Probate costs are typically covered by the estate, so it’s important to have the estate planning lawyers who can reduce or avoid as many costs as possible so that more can be passed down to the heirs of the estate.

Contact our estate planning law office for a consultation today.

In a nutshell, “probate” is the legal process that occurs following a person’s death. 

While the specific details vary by state, in general, the purpose of probate is typically to validate and authenticate the deceased person’s final will—distribution of assets and personal finance, paying or assigning debts, etc.—all of which you can expect from our estate planning attorneys.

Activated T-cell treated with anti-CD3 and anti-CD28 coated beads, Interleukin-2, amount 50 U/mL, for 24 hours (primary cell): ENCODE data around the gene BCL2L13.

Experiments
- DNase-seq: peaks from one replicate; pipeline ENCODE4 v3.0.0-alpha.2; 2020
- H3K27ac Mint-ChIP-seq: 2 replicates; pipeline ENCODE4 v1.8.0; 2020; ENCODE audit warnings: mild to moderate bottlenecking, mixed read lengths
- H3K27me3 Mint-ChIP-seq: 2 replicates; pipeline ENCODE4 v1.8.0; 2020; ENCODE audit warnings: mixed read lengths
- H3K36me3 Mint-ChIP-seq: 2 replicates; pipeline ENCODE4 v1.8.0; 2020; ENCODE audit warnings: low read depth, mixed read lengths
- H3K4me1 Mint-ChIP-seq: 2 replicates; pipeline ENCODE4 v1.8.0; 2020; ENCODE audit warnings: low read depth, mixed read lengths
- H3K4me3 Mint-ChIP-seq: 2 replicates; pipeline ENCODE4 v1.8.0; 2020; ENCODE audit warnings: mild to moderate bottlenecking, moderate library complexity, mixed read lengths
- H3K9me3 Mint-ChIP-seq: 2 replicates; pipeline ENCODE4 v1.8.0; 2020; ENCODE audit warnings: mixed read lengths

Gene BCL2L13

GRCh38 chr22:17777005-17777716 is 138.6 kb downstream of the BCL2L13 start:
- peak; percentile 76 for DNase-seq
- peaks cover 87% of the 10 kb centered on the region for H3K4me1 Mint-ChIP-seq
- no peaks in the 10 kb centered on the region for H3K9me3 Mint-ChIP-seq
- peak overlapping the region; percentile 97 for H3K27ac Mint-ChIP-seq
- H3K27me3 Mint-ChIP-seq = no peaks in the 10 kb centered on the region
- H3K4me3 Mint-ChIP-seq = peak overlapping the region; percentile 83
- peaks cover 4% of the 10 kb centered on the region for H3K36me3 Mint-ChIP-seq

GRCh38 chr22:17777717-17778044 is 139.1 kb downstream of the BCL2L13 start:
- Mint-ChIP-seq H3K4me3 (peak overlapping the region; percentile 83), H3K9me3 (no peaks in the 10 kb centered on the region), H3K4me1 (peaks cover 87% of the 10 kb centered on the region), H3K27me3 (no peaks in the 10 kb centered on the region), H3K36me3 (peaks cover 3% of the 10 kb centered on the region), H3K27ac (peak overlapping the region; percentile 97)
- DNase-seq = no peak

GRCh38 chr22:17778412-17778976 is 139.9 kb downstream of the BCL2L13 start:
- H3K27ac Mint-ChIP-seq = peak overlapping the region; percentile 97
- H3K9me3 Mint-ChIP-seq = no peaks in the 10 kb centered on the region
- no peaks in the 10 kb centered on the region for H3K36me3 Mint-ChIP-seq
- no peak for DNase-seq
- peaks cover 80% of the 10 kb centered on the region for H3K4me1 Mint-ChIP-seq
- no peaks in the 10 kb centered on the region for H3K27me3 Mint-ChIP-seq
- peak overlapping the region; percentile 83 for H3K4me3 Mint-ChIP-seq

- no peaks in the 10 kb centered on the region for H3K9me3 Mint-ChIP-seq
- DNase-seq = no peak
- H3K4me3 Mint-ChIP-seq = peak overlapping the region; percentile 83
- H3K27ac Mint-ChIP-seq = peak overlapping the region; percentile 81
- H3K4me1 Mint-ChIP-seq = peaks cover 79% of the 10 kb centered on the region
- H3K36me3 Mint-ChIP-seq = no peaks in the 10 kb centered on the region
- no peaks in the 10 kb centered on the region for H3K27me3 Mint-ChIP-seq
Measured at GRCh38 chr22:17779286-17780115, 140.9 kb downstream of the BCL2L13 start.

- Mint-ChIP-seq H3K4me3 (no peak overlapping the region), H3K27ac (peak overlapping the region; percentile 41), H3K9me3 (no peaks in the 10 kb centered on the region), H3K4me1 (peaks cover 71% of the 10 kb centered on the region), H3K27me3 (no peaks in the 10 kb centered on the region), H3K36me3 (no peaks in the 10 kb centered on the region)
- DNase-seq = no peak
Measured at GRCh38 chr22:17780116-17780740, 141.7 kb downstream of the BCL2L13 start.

This is a court-supervised process in which having an estate planning attorney in is a major factor in ensuring the dictates of the final will are carried out.

“Estate planning is an important and everlasting gift you can give your family.”

Suze Orman

important things you should know

Frequently Asked Questions About Estate Law

Idaho residents are free of this stress as Idaho does not impose inheritance or estate taxes.

However, inheritance from a different state that does levy these taxes will still apply.

There are also non-estate taxes that may need to be paid on behalf of the deceased. Large estates are also typically subject to federal estate tax, affecting Idaho and anywhere else in the US.

In short—while estate taxes are not levied in ID, there may be taxes due on certain estates based on other factors.